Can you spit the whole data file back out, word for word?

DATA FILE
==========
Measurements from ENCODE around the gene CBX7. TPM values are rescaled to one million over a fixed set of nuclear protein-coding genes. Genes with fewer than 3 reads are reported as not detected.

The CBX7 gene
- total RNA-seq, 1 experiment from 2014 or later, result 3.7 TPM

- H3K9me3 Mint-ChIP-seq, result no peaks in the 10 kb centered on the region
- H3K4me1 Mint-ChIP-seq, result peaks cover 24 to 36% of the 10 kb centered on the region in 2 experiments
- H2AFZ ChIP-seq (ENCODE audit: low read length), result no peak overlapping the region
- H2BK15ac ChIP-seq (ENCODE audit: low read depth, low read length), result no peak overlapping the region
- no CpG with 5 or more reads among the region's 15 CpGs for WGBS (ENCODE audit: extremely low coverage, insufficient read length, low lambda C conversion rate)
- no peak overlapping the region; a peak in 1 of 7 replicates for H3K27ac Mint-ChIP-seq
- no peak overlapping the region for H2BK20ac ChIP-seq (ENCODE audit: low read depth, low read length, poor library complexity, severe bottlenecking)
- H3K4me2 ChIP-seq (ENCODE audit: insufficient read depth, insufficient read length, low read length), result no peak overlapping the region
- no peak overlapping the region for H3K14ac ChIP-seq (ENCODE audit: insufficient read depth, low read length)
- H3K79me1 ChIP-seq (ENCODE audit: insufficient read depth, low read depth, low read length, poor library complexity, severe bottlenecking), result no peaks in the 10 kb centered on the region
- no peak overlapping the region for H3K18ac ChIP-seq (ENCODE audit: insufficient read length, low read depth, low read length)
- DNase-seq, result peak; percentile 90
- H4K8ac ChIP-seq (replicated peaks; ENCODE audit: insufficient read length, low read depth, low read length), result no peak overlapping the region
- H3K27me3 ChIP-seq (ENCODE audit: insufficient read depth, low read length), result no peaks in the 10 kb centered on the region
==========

Measurements from ENCODE around the gene CBX7. TPM values are rescaled to one million over a fixed set of nuclear protein-coding genes. Genes with fewer than 3 reads are reported as not detected.

The CBX7 gene
- total RNA-seq, 1 experiment from 2014 or later, result 3.7 TPM

- H3K9me3 Mint-ChIP-seq, result no peaks in the 10 kb centered on the region
- H3K4me1 Mint-ChIP-seq, result peaks cover 24 to 36% of the 10 kb centered on the region in 2 experiments
- H2AFZ ChIP-seq (ENCODE audit: low read length), result no peak overlapping the region
- H2BK15ac ChIP-seq (ENCODE audit: low read depth, low read length), result no peak overlapping the region
- no CpG with 5 or more reads among the region's 15 CpGs for WGBS (ENCODE audit: extremely low coverage, insufficient read length, low lambda C conversion rate)
- no peak overlapping the region; a peak in 1 of 7 replicates for H3K27ac Mint-ChIP-seq
- no peak overlapping the region for H2BK20ac ChIP-seq (ENCODE audit: low read depth, low read length, poor library complexity, severe bottlenecking)
- H3K4me2 ChIP-seq (ENCODE audit: insufficient read depth, insufficient read length, low read length), result no peak overlapping the region
- no peak overlapping the region for H3K14ac ChIP-seq (ENCODE audit: insufficient read depth, low read length)
- H3K79me1 ChIP-seq (ENCODE audit: insufficient read depth, low read depth, low read length, poor library complexity, severe bottlenecking), result no peaks in the 10 kb centered on the region
- no peak overlapping the region for H3K18ac ChIP-seq (ENCODE audit: insufficient read length, low read depth, low read length)
- DNase-seq, result peak; percentile 90
- H4K8ac ChIP-seq (replicated peaks; ENCODE audit: insufficient read length, low read depth, low read length), result no peak overlapping the region
- H3K27me3 ChIP-seq (ENCODE audit: insufficient read depth, low read length), result no peaks in the 10 kb centered on the region